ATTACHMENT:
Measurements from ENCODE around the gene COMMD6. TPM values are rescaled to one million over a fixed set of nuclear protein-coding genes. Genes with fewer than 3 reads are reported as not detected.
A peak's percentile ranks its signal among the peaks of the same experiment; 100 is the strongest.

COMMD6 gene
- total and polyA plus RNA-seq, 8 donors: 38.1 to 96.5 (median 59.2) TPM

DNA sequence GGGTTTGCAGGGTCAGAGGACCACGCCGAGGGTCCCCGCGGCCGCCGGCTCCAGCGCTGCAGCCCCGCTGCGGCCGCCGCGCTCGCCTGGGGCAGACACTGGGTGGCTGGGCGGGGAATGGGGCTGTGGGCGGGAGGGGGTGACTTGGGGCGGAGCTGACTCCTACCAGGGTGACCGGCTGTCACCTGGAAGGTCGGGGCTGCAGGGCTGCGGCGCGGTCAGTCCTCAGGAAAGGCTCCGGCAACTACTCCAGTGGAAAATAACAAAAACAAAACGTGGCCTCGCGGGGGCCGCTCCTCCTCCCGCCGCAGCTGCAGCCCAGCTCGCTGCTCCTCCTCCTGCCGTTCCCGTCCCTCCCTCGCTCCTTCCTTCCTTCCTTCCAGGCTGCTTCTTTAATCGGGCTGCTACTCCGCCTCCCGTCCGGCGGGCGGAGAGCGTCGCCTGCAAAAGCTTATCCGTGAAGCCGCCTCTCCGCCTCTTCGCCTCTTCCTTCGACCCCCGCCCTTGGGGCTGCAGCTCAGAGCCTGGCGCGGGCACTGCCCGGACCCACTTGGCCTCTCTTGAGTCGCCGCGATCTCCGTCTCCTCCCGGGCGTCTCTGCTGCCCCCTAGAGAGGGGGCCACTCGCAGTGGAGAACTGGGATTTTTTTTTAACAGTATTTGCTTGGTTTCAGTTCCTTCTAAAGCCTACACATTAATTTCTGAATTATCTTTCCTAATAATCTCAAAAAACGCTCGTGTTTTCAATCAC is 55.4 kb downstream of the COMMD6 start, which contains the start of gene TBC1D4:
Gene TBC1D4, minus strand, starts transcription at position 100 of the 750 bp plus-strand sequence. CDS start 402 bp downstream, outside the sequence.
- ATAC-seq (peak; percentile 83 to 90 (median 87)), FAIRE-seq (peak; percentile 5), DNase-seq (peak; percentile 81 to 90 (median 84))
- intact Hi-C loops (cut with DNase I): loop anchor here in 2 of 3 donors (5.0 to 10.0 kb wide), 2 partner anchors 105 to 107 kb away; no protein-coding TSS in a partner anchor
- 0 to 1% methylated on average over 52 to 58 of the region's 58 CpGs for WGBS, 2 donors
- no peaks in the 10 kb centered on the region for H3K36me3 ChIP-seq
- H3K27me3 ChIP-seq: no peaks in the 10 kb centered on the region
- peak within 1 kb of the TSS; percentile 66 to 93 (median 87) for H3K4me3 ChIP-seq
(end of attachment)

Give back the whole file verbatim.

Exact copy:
Measurements from ENCODE around the gene COMMD6. TPM values are rescaled to one million over a fixed set of nuclear protein-coding genes. Genes with fewer than 3 reads are reported as not detected.
A peak's percentile ranks its signal among the peaks of the same experiment; 100 is the strongest.

COMMD6 gene
- total and polyA plus RNA-seq, 8 donors: 38.1 to 96.5 (median 59.2) TPM

DNA sequence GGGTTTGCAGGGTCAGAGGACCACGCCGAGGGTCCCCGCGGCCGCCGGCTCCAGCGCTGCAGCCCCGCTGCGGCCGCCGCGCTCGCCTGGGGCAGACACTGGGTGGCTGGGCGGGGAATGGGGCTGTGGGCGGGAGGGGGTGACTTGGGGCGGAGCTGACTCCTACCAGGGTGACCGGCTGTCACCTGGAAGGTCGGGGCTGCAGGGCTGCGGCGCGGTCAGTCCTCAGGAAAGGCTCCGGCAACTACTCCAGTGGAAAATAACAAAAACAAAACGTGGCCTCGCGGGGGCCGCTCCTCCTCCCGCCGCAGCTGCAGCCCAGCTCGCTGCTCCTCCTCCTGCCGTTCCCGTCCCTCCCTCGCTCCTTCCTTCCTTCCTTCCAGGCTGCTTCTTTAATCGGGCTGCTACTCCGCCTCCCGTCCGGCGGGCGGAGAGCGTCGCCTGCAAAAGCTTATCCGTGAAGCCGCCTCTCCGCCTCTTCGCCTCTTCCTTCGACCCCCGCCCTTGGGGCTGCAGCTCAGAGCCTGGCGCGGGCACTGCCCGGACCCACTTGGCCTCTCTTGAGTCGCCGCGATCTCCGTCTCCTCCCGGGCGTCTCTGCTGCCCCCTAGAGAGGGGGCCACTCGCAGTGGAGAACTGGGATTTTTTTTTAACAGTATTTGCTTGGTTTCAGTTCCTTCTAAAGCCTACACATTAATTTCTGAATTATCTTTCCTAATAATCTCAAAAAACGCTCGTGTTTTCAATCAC is 55.4 kb downstream of the COMMD6 start, which contains the start of gene TBC1D4:
Gene TBC1D4, minus strand, starts transcription at position 100 of the 750 bp plus-strand sequence. CDS start 402 bp downstream, outside the sequence.
- ATAC-seq (peak; percentile 83 to 90 (median 87)), FAIRE-seq (peak; percentile 5), DNase-seq (peak; percentile 81 to 90 (median 84))
- intact Hi-C loops (cut with DNase I): loop anchor here in 2 of 3 donors (5.0 to 10.0 kb wide), 2 partner anchors 105 to 107 kb away; no protein-coding TSS in a partner anchor
- 0 to 1% methylated on average over 52 to 58 of the region's 58 CpGs for WGBS, 2 donors
- no peaks in the 10 kb centered on the region for H3K36me3 ChIP-seq
- H3K27me3 ChIP-seq: no peaks in the 10 kb centered on the region
- peak within 1 kb of the TSS; percentile 66 to 93 (median 87) for H3K4me3 ChIP-seq